You should be documenting your database schema. I know it, you know it. Having current, accurate documentation available accelerates time-to-resolution for faults, aids tech-to-business conversations, and is a regulatory requirement for a great number of firms. Yet a majority of 214 respondent to our survey admitted that while they didn’t always have up-to-date docs, they knew they should.
Do you work in a US-listed organization? Sarbanes-Oxley (SOX) clearly requires up-to-date documentation on where the financial data resides within your firm and how it’s managed. There’s a nice summary on MSDN ;
Compliance to SOX has historically come down to the opinions within external auditor statements attesting that the proper controls are in place to ensure that financial data moves through the organization unaltered and is only exposed to the correct people in the organization. Part of the auditing process is to trace the flow of financial information inside the organization. For most companies, most of this information flow takes place through IT systems. This means that IT needs to provide assurance that this data:
– Cannot be altered by unauthorized individuals.
– Cannot be viewed by unauthorized individuals.
– Is available when needed by authorized individuals.
It also ensures that any material changes to IT infrastructure that touch this data are documented and reported immediately to management.
Financial Services firms in any other jurisdiction will find they have similar requirements.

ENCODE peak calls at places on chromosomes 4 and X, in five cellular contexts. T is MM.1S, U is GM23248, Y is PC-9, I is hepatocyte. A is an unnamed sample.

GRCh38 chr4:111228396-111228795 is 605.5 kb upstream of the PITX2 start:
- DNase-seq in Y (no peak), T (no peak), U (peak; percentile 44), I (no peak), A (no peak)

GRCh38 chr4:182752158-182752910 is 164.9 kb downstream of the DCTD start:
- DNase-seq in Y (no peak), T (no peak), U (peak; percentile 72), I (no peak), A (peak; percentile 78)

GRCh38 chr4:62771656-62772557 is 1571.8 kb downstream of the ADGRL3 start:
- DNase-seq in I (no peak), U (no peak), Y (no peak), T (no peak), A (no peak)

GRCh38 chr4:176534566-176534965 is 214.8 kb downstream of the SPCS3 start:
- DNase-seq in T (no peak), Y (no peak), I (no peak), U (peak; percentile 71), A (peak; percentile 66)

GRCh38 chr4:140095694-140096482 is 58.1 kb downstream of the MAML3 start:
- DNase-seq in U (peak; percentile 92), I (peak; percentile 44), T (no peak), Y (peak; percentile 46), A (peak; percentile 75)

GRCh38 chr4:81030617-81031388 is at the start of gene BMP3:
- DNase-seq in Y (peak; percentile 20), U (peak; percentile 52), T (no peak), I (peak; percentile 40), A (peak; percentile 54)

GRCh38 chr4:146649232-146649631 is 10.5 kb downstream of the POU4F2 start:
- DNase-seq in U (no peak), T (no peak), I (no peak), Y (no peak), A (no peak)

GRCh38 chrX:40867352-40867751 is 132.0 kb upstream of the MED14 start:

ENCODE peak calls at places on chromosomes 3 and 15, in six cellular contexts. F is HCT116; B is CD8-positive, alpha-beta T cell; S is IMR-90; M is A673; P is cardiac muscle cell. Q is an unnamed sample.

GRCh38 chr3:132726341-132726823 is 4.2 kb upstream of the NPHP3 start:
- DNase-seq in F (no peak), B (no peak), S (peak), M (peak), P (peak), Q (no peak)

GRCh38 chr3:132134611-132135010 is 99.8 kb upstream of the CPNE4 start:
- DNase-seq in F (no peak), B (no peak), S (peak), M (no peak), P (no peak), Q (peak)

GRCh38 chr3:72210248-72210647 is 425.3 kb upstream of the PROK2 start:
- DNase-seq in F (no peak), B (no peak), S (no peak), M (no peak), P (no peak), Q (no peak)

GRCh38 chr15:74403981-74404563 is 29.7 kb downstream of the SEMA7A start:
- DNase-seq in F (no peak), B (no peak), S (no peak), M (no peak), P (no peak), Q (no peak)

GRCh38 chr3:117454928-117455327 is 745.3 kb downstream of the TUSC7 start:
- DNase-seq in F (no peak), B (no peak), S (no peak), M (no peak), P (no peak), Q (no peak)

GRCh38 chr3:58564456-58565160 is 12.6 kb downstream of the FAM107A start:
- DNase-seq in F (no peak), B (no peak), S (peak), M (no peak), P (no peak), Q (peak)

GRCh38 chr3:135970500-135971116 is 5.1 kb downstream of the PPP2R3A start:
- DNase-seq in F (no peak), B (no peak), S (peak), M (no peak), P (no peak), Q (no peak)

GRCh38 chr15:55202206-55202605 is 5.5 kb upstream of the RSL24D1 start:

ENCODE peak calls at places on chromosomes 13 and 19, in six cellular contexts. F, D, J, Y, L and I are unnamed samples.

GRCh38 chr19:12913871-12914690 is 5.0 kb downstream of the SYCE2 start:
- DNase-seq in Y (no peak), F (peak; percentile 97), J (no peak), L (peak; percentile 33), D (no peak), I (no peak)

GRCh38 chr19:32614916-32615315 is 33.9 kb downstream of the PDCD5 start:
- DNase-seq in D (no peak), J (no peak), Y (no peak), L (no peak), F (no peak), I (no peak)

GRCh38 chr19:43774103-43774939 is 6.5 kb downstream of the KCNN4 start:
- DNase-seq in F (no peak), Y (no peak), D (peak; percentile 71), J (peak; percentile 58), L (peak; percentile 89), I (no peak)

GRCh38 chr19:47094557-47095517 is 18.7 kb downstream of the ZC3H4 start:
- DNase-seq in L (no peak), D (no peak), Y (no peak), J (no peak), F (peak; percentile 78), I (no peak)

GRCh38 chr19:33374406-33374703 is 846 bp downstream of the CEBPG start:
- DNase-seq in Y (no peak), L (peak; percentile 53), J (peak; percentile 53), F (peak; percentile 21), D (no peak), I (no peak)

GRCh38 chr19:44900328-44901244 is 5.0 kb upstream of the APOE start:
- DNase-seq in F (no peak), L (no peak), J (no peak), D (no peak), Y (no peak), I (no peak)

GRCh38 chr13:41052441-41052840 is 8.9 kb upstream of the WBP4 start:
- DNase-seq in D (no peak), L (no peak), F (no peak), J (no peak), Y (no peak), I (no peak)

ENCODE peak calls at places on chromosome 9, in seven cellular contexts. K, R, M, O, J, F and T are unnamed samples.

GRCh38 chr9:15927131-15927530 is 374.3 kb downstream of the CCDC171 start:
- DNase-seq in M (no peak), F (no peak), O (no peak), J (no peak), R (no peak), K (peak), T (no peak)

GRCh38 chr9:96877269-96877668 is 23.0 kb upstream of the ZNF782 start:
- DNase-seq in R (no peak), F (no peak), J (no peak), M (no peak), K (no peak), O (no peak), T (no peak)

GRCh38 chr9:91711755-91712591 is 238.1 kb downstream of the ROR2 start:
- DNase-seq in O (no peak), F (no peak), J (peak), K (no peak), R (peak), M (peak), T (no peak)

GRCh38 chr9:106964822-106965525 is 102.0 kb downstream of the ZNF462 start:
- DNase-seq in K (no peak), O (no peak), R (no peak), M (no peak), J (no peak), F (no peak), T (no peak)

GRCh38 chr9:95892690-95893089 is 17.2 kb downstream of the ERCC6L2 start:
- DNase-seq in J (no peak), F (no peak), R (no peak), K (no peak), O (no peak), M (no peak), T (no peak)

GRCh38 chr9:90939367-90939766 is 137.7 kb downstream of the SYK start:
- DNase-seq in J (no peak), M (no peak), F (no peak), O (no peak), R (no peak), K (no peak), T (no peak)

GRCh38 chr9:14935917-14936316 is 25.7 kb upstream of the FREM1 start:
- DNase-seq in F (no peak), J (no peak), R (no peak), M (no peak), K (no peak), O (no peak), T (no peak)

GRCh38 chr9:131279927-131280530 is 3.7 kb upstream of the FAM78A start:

But what does it mean to have documentation – does a list of tables and columns do it? I recall a mapping table for managing foreign exchange positions at a hedge fund. We’d agreed a standard (cleverly, we thought) that such tables would include the names of both the tables where we wanted a logical many-to-many join.
Every time we needed to work with CounterpartyPermittedCurrencyProxyCustomerExposureLimit (if my memory serves me right), there was quite a delay while we mined our collective memory for what exactly we intended it to do. We needed to know what was where and why, so adding some explanatory text on the business context was invaluable.
That’s when you need to reach for extended properties, if you’re using SQL Server. You could use database diagrams to help as well, and export to a wiki or MS Word doc for sharing. Tools like SQL Doc help for sure. There’s only one problem with documentation though. It’s almost always out of date. It’s just not human nature – among most developers anyway – to implement the urgent change, the 11th hour hot fix, then re-generate the schema docs.
As with many other things, automation saves the day. If you’re source-controlling your database, and building as part of your Continuous Integration process , it can be pretty easy.
With Redgate’s SQL Change Automation, it comes as standard. Add the ‘include database documentation’ option to your build process (for example in the TeamCity plugin as below), and you’ll have up-to-date schema docs for no extra effort. If you sourced-controlled the database using SQL Source Control, you also have the option to send the information to your and DLM Dashboard products.
This maintains a tight association between the documents and the database being built from source code. What’s more, the extended properties that provide your business context are not only surfaced, but are also seen as change to be promoted through your environments.
No more last-minute refreshes of your documents (when the auditor’s at the door), faster fixes, and shared knowledge of what is where, and why.
Are you doing schema docs? Where does documentation fit into your IT infrastructure? Share your thoughts in the comments!
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